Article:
It is not necessarily unjust for a monarch to say to the thirty-five millions under his sceptre that a representative system, thoroughly approved by less than one-quarter of their number, and obstinately rejected by at least one-half, and which required the indefinite maintenance of martial law throughout the greater portion of the empire, must, after four years of patient waiting, be pronounced a failure, and that some other scheme must he devised to bring about that harmony of parts out of which only a consistent and living whole can be produced.

Of the diets now in session, those of the purely German provinces, as Upper and Lower Austria, Styria, Salzburg, Vorarlberg, and Carinthia, six in all, with, however, only four millions inhabitants, have, with more or less violence of language, censured the course of government and voted addresses to the Emperor requesting him to rescind the September manifesto and restore the Reichsrath.

In Lower Austria, of which the capital is the imperial city of Vienna, the tone has been less decided than in the other German provinces, and, although the speeches against the ministry have been very severe, in some cases not even sparing the monarch himself, the resolutions proposed by the more extreme party, and carried by a vote of forty-six to ten, are by no means violent. They demand that such decisions as may be formed by the Hungarian Diet, as the result of the deliberations about to open, may be laid before the Reichsrath, but without specifying whether the greater or lesser Reichsrath be intended.

But it seems at present very difficult to admit that the lesser Reichsrath has a legal existence. The lesser, as I have explained in a former despatch, is evolved out of the greater, but the greater or imperial Reichsrath being suspended, the lesser would seem to be necessarily suspended with it.

It is also understood, I believe, that the resolutions of the Hungarian Diet (inclusive of the Croatian and Transylvanian diets) upon the whole subject, when these deliberations come to an end, will be submitted to each of the seventeen provincial cis-Leithan assemblies for approval or rejection. But the time is far from having arrived for this process.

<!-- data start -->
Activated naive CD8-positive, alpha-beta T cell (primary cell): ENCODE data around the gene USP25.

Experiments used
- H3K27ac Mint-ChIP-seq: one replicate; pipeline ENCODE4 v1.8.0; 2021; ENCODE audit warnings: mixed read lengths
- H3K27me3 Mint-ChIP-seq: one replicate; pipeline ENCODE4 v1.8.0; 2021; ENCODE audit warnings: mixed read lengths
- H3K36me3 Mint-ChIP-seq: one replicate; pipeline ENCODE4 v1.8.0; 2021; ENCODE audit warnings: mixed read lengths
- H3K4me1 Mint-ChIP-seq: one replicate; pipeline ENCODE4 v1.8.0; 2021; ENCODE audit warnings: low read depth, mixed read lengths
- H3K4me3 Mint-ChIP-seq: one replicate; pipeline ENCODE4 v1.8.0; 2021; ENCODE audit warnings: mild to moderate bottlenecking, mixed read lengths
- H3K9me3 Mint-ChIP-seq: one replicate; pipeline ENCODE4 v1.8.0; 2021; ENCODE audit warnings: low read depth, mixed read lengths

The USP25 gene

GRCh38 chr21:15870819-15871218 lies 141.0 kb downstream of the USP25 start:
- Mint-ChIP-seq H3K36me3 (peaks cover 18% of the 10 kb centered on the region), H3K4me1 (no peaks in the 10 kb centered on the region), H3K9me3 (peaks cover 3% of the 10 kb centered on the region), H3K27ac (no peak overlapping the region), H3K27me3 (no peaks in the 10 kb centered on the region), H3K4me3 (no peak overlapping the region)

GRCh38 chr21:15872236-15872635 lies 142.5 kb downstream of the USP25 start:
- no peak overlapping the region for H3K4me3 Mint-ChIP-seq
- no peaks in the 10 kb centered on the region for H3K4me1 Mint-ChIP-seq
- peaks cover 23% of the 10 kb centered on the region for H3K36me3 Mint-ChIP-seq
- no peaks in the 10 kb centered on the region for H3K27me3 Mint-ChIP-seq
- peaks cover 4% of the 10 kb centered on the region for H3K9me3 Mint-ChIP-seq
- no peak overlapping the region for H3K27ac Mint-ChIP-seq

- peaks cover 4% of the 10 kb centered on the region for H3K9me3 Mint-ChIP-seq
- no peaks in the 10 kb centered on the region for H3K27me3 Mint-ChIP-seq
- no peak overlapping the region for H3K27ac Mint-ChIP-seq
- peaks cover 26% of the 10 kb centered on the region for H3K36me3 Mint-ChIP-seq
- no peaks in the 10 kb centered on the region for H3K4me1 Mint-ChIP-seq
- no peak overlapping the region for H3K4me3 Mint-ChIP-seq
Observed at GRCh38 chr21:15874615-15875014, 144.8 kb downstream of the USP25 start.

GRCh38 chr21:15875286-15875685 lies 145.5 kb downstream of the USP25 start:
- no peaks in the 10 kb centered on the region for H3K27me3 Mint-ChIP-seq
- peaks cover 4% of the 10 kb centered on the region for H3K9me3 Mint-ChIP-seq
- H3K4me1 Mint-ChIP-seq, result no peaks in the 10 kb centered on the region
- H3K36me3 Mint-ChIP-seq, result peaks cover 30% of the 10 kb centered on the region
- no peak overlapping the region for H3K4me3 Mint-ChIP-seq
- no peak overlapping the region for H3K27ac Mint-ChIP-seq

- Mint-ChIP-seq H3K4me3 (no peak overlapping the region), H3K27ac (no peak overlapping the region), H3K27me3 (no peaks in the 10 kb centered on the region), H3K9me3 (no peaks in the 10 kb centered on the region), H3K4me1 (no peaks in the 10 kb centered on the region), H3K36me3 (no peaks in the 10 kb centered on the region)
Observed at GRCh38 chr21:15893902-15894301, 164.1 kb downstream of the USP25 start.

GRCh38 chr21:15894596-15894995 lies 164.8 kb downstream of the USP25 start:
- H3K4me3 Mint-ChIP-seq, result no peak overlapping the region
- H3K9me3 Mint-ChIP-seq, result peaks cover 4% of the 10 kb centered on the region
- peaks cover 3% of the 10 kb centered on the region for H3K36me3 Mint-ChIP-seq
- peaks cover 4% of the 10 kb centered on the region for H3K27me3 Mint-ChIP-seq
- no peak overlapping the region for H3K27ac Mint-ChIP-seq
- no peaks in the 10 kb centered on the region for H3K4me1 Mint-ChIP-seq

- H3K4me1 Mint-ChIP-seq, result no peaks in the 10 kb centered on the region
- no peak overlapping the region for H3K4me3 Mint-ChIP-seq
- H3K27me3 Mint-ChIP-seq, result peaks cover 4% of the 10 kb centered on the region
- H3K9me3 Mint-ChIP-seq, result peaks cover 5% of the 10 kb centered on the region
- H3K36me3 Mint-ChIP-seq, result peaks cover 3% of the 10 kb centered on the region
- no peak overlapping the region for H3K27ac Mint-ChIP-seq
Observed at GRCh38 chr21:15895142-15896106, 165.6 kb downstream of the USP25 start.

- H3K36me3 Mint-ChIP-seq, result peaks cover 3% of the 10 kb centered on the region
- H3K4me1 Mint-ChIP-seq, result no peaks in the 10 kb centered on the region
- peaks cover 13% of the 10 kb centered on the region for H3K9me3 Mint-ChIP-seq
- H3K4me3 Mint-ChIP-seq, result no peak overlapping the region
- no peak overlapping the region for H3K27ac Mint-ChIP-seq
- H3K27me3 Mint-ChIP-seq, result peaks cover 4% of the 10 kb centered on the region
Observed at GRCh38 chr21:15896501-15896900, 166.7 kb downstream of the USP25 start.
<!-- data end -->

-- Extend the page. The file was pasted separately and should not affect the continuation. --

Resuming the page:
Meantime, while the purely German provinces have, as above stated, denounced the ministers and their September manifesto, the non-German diets are of a very different mind.

Galicia, with its five millions inhabitants, has unanimously and at once voted its thanks to the Emperor for suspending the Reichsrath, while there can of course be no doubt as to the trans-Leitha sentiment. In the diets of the mixed provinces, as Bohemia, Moravia, and Carniola, where the German and Sclavonic elements are nearly in equilibrium, it is yet doubtful whether an address of thanks or of regret will be adopted, and the tone of the German party is much more moderate than it is when that party is predominant. In Bohemia the present indications are that the party which approves the course of government will have a small majority. The February party proposed an address in opposition to government, and were defeated by a majority of eleven. A motion is now pending from the other side, the adherents of the ministers. It may also fail, as this phenomenon has exhibited itself in Moravia. In the diet of that province a motion to thank the government lacked three votes of a majority, and a motion implying censure came within eight votes of being carried. Thus it would seem that a small number of members, disinclined to any demonstration, controlled the voting on both occasions.

I ought to add that considerable latitude of speech has been allowed, and the press has not been as much interfered with in its expressions of opinion as during the late administration. This would indicate a consciousness of upright intentions on the part of government. When the Hungarian Diet shall have been organized the October diploma and the February patent will be laid before that assembly and the deliberations will begin. If a resolution should [Page 628] be carried approving the February statute the Reichsrath would ipso facto be revived from its suspension, and the splendid vision of a central imperial parliament become a reality. I suppose, however, that no one dreams of any such result, and the chief interest now centres in the discussions immediately to take place in the trans-Leitha parliament. Afterwards, when a thorough understanding has been reached between the monarch and his subjects of the crown of St. Stephen, with its Croatian and Transylvanian “partes adnexa” it is probable that Francis Joseph I will be crowned at Pesth as king of Hungary before the attempt is made to reconcile the decision of the trans-Leitha diet with the resolutions of the other seventeen provinces.